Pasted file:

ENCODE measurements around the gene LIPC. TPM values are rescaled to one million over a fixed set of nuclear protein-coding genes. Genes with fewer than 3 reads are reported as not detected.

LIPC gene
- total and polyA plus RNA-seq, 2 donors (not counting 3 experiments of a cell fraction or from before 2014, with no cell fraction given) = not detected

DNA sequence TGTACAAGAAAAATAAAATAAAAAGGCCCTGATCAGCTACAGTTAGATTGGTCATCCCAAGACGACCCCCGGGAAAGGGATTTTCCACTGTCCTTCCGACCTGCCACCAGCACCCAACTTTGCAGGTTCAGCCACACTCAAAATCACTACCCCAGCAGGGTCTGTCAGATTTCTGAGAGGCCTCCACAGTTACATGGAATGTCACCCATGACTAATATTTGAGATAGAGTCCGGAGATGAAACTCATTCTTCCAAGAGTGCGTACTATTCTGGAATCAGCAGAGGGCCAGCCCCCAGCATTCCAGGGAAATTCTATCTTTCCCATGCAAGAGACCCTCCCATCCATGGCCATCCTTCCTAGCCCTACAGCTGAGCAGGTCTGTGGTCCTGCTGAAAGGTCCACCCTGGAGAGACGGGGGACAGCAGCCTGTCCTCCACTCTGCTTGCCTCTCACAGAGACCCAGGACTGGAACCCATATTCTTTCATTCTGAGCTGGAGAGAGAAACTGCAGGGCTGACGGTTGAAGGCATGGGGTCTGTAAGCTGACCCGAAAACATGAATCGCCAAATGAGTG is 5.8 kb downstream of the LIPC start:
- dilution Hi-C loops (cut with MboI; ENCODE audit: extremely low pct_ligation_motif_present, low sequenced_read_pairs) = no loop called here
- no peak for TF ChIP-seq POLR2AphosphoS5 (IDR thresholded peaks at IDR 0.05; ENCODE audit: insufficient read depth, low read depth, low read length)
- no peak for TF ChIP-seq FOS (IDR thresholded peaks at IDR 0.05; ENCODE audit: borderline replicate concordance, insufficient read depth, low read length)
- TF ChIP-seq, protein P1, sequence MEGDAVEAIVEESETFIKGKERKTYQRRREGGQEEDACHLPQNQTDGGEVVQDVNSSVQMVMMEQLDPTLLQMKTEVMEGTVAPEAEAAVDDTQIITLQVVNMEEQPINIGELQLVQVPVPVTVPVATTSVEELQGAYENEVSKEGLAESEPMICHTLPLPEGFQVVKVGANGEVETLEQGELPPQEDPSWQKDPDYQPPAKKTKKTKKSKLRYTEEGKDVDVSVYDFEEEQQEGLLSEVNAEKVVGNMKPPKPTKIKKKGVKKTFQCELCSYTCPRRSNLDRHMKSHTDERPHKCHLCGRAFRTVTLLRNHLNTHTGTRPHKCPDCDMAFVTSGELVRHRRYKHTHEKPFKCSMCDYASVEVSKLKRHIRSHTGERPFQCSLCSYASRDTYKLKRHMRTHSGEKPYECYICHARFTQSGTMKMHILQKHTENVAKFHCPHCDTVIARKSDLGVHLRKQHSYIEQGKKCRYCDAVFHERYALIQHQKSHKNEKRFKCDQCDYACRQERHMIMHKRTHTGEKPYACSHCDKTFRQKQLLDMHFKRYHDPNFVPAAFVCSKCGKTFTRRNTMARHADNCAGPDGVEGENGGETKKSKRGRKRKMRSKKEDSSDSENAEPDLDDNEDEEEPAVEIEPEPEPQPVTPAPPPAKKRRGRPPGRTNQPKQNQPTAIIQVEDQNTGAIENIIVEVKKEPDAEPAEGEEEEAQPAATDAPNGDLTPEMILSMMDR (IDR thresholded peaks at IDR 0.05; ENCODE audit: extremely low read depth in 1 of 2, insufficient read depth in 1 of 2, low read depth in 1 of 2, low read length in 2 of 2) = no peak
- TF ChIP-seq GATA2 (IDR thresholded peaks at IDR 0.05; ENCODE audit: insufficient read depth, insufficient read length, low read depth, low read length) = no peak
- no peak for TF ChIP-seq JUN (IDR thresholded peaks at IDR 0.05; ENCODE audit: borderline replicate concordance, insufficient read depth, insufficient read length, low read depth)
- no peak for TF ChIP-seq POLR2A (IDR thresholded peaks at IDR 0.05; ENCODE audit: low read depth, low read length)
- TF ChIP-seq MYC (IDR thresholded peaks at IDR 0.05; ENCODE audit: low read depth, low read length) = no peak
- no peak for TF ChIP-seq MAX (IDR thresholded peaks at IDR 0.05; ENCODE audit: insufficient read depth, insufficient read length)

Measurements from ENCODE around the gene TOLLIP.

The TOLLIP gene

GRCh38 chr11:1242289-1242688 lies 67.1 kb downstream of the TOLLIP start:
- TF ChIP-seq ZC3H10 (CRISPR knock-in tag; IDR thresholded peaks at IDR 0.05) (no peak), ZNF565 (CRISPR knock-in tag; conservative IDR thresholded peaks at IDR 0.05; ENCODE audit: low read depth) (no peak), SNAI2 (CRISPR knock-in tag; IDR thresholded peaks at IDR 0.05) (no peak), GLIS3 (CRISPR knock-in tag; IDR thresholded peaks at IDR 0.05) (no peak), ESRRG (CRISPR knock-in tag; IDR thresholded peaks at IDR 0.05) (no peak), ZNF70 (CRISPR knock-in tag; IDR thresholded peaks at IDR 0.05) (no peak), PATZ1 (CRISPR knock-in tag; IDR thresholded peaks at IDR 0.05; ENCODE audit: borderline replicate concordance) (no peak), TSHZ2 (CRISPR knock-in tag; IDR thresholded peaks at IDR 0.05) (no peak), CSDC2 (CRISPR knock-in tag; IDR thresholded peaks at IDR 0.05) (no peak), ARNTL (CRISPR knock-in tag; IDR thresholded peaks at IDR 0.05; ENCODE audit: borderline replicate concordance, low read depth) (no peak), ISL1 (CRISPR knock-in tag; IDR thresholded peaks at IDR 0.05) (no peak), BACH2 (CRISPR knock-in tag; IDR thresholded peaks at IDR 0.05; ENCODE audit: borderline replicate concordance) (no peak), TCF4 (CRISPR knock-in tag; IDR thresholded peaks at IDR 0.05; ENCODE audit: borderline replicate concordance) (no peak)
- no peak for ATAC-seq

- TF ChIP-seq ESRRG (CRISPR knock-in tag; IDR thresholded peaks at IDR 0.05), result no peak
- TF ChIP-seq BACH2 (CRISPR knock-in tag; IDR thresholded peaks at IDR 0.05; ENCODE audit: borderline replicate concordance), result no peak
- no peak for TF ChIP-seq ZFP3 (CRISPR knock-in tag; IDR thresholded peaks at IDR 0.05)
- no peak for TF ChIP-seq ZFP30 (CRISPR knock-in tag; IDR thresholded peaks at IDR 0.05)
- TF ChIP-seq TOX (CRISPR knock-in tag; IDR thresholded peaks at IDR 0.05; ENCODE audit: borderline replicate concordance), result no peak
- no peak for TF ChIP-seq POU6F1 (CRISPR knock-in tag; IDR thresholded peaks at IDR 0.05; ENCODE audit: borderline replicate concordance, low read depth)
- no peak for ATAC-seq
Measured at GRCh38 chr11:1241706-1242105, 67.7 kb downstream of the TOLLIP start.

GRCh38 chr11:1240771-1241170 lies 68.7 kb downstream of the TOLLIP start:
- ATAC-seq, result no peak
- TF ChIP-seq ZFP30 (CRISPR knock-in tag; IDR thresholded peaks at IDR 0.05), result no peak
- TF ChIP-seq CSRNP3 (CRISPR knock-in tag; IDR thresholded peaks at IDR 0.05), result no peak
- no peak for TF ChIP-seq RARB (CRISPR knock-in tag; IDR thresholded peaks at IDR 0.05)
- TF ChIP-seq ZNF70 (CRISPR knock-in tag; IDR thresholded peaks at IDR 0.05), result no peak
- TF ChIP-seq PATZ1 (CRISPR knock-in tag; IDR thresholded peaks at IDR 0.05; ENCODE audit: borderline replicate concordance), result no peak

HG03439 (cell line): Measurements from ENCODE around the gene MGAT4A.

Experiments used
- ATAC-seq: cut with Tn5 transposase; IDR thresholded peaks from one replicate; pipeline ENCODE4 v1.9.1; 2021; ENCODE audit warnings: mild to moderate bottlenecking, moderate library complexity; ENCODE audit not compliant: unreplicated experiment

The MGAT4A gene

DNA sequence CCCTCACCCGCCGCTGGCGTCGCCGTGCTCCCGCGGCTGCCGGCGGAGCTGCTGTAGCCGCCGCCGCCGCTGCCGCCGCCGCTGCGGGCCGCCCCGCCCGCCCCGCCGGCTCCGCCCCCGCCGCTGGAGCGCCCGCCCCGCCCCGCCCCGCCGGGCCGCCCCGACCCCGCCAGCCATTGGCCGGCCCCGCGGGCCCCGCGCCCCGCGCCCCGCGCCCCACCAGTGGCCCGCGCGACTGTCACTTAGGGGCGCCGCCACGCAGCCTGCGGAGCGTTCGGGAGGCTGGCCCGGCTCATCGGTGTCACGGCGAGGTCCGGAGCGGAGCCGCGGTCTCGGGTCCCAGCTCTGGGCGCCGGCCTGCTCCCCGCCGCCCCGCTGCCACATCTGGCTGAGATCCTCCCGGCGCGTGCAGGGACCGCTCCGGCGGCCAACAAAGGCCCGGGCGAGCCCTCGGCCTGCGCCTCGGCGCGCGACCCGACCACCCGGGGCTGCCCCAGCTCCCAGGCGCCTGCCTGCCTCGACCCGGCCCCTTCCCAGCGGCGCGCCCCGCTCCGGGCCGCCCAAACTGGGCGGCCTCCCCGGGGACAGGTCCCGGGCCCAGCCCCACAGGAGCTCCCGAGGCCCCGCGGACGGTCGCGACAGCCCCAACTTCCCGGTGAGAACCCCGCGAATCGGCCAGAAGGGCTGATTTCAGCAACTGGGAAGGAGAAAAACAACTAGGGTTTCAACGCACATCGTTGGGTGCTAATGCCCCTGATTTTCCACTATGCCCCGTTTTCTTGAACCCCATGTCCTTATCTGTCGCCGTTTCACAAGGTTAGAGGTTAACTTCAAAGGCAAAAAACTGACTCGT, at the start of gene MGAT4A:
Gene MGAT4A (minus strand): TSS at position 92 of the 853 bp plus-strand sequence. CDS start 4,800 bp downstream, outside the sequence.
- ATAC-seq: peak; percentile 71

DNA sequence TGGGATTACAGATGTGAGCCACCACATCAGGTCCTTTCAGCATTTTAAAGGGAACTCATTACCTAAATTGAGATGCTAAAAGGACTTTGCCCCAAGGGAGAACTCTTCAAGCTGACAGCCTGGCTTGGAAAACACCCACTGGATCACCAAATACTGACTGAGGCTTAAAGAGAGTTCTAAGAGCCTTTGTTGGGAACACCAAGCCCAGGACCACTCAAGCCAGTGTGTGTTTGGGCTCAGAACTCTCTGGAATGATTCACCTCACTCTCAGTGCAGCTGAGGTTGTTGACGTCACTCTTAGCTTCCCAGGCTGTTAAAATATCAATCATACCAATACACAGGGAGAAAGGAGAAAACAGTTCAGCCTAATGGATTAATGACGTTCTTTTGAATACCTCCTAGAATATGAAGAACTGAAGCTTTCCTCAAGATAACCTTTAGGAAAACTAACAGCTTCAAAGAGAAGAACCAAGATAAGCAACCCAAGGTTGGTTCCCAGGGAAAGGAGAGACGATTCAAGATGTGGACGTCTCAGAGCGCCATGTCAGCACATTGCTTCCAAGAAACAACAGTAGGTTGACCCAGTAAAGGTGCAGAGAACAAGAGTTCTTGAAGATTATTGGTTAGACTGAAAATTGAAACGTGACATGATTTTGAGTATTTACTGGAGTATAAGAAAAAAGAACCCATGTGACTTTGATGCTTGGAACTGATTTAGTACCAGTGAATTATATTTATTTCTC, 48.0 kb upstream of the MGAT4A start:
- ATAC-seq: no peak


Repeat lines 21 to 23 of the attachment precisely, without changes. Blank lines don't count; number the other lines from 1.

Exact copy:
- no peak for TF ChIP-seq ZFP3 (CRISPR knock-in tag; IDR thresholded peaks at IDR 0.05)
- no peak for TF ChIP-seq ZFP30 (CRISPR knock-in tag; IDR thresholded peaks at IDR 0.05)
- TF ChIP-seq TOX (CRISPR knock-in tag; IDR thresholded peaks at IDR 0.05; ENCODE audit: borderline replicate concordance), result no peak